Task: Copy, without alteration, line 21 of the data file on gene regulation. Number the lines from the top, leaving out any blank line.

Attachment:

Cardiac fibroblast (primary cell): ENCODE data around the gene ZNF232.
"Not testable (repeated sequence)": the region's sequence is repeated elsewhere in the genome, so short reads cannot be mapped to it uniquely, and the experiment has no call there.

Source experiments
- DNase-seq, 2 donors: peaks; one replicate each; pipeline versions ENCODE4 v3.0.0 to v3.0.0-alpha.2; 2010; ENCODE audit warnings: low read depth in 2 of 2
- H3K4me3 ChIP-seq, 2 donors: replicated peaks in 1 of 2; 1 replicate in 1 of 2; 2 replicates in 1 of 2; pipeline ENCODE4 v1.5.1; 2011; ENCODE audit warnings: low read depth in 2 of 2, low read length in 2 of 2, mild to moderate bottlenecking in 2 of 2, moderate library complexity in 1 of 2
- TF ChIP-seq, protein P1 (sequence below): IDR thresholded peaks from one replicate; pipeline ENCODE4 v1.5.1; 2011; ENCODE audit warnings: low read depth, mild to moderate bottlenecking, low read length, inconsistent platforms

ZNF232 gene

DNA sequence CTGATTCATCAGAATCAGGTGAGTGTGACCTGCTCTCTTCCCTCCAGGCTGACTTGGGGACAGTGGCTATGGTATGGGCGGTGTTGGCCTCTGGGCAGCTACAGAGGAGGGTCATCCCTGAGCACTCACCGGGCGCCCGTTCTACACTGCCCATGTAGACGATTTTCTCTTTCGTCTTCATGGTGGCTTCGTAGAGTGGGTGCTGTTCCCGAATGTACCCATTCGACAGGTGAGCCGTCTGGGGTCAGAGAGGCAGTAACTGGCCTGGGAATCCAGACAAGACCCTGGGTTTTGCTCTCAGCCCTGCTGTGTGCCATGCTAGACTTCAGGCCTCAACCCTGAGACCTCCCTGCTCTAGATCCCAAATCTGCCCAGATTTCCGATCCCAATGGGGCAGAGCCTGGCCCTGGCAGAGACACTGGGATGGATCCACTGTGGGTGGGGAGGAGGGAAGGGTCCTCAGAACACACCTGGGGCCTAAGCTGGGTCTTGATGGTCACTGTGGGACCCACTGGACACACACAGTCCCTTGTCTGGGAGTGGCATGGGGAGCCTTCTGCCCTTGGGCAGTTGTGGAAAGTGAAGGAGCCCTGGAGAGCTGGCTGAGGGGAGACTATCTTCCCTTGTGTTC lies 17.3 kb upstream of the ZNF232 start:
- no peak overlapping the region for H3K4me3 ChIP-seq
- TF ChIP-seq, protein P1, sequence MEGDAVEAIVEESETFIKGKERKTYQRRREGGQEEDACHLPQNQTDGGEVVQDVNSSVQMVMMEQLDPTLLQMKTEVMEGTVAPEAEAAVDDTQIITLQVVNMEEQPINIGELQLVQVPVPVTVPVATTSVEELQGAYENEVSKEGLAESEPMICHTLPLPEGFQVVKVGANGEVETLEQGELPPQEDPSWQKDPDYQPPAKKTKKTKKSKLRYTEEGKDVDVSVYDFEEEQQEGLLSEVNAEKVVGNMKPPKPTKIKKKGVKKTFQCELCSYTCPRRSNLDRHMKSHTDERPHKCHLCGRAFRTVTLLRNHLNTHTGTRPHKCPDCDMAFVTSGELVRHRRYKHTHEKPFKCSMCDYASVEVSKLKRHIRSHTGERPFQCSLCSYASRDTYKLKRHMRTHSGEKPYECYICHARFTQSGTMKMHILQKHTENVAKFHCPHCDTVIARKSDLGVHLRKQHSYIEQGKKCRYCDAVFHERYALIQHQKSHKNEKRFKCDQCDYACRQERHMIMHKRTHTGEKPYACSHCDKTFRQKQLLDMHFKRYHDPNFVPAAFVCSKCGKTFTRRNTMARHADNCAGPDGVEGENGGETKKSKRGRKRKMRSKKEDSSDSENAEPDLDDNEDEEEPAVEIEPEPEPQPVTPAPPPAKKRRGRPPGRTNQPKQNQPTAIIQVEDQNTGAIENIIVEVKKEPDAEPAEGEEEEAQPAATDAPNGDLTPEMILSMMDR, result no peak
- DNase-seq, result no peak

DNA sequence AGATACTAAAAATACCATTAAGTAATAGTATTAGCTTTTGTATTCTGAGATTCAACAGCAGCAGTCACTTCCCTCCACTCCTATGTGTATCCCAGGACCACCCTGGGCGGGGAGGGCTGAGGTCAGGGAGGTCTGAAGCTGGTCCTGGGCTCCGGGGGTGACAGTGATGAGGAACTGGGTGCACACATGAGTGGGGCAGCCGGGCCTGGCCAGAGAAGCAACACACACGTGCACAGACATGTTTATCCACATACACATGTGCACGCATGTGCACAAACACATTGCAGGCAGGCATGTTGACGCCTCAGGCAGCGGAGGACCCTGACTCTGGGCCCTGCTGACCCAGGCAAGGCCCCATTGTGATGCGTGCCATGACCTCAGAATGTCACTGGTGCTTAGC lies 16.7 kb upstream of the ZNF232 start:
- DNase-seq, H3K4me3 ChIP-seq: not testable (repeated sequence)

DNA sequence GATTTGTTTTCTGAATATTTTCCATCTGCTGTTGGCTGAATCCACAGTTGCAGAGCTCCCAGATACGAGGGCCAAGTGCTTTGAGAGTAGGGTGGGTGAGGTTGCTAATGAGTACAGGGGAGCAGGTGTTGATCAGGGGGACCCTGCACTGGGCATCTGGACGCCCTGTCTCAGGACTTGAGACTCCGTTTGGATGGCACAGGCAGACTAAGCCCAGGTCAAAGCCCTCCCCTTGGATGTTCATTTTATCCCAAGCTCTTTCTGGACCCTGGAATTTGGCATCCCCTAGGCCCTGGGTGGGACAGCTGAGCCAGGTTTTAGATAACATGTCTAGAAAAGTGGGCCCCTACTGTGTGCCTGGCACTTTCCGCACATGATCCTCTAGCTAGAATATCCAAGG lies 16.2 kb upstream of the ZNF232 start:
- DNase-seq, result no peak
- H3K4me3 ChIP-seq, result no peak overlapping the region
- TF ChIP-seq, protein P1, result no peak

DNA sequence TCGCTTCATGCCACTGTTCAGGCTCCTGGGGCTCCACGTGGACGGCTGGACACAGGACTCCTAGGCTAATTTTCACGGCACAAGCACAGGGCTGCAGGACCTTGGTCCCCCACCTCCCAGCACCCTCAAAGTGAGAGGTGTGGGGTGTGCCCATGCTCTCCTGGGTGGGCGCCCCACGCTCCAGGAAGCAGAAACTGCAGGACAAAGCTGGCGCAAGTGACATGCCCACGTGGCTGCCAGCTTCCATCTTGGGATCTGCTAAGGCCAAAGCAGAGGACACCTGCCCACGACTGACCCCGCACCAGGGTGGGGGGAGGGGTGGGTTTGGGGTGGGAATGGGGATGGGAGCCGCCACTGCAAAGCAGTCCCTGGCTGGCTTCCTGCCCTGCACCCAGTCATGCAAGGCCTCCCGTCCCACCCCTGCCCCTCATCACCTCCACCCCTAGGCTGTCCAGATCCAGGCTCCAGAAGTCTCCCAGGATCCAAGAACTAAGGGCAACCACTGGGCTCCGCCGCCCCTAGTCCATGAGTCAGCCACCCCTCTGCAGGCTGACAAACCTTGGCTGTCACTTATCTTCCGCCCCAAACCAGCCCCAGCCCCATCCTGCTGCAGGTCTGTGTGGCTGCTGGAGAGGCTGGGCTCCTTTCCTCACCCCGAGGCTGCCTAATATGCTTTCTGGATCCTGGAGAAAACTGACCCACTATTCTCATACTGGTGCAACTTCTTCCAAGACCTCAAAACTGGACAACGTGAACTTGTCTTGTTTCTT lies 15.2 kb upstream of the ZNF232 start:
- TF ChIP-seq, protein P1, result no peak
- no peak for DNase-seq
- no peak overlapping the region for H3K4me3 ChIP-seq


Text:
- no peak overlapping the region for H3K4me3 ChIP-seq